• Member Since 30th Mar, 2012
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By windward strides and holy ghosts, what rests beside the barren coasts?

More Blog Posts263

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    Status report.

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    A bold new direction!

    I have good news, everyone!

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Status report. · 11:27pm Jun 13th, 2016

So, hey.

I know I haven't written anything in a while, I know it's been a long time since the last update. I'm still working on it, I swear. It's been rough for a bit, and I want to talk it out with you guys. If you don't care to hear what could appear as either an explanation or self-pitying whining, just know that the next chapter will be out in a few days, okay? I think it's going to be good, but then I'm biased.

Okay, where to start with this? I guess we start with the recent stuff, and then we work our way back. So, first and foremost, I'm going on deployment in roughly a month. Can't tell you guys where or exactly when until I'm there already, but know that it's going to be someplace sandy and hot. It's safe, I'm not going to be dropping into Syria or anything, but it's going to be rougher than I'm used to. I'll have internet, and I'll still write as frequently as I can, but the next few months are probably going to be a bit...busy, I guess? I'm going to try to finish the story before I go, I'll probably split it again (I know, this thing keeps growing), but it might not get finished in time. Those of you who are caught up can probably guess when the ending is. It'll be close.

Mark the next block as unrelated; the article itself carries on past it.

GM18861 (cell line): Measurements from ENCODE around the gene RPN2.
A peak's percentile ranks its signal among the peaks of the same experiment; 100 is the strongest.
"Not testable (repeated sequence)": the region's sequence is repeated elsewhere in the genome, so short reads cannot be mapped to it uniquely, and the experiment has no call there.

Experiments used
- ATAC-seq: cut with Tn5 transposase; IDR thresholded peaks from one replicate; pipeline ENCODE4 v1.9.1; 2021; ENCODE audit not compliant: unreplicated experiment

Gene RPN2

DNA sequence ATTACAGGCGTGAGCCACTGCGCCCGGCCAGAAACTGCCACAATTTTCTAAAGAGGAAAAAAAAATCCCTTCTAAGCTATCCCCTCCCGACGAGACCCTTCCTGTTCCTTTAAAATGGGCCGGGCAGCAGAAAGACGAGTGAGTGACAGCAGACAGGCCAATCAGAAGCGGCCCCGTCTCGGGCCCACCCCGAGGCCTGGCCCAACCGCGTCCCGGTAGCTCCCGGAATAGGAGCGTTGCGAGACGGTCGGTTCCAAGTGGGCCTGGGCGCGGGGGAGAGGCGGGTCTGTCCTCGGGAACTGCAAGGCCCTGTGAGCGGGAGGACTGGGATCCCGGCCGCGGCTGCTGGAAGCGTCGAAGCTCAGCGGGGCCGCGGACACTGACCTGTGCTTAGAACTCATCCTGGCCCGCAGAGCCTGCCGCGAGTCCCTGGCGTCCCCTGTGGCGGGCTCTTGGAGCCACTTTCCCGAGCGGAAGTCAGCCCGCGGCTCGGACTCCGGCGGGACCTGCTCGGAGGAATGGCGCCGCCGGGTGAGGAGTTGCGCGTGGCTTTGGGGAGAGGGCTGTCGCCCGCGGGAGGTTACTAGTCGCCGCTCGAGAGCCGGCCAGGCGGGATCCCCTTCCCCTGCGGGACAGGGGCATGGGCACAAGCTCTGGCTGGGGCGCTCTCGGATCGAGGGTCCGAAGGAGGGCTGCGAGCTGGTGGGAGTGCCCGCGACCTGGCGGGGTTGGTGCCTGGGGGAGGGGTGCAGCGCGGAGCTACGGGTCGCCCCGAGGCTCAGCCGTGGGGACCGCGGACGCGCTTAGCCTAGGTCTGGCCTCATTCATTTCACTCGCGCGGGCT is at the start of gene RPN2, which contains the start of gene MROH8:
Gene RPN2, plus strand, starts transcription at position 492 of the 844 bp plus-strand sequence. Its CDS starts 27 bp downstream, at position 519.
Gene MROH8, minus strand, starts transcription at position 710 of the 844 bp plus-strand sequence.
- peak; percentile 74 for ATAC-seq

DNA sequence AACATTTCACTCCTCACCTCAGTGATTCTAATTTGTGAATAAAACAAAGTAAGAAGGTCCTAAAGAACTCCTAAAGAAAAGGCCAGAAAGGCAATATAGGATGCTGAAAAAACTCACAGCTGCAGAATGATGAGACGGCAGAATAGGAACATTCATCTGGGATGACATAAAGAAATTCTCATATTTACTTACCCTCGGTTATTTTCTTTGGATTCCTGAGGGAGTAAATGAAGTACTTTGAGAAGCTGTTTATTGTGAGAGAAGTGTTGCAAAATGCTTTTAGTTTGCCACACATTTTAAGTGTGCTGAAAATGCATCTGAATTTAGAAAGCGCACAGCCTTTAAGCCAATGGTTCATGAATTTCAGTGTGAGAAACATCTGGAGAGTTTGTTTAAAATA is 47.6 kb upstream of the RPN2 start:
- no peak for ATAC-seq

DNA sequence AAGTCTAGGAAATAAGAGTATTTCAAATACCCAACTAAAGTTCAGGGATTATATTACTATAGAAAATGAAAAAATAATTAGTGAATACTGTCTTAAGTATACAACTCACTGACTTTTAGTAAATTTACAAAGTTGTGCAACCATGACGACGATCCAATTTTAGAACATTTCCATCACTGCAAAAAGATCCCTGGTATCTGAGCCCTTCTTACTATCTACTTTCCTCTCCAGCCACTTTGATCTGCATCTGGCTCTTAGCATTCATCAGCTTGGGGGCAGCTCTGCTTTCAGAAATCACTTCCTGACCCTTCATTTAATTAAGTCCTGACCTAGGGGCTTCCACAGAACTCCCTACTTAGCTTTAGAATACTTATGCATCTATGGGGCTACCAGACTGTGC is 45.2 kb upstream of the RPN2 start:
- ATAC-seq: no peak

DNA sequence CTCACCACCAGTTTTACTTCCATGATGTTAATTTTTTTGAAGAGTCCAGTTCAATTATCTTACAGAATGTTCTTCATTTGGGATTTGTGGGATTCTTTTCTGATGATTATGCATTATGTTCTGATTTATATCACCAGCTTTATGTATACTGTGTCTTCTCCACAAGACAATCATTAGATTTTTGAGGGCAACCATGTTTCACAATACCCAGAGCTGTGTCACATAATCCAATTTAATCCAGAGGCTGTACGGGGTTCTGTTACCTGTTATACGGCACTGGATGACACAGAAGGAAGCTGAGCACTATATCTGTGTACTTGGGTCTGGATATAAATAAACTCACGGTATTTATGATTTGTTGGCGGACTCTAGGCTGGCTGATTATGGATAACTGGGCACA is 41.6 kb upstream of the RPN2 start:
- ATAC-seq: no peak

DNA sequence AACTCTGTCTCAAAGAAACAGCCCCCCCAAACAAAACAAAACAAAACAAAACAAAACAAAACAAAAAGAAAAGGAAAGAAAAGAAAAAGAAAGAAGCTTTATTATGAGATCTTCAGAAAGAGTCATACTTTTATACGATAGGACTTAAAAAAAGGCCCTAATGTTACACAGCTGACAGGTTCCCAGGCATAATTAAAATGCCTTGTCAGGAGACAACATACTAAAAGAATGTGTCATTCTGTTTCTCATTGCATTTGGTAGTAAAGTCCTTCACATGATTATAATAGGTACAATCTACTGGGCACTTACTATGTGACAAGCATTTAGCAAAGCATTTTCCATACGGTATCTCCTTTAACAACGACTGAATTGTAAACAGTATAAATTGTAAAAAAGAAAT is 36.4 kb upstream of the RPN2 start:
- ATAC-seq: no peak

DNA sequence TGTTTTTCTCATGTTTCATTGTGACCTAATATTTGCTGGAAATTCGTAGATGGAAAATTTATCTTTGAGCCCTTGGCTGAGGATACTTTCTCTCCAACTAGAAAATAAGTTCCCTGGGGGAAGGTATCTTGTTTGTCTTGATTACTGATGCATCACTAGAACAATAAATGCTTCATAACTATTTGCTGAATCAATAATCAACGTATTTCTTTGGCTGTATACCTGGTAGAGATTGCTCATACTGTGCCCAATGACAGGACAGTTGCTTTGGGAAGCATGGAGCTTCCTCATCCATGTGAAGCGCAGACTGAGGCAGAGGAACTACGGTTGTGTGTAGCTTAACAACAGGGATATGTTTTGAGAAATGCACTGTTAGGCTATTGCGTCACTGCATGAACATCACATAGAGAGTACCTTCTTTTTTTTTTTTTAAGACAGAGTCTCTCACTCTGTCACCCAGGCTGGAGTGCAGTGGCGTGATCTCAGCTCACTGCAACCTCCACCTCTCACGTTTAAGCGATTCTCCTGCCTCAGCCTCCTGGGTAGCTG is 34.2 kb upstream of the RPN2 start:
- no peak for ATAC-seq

Now for some of the heavier stuff. I've noticed since I arrived here at Andrews, that my writing has dipped noticeably in frequency. In tech school, I wrote Lines and Webs in the span of a few months. Granted, that might show a bit more than I like, but longtime readers will remember getting a chapter a day, or sometimes two.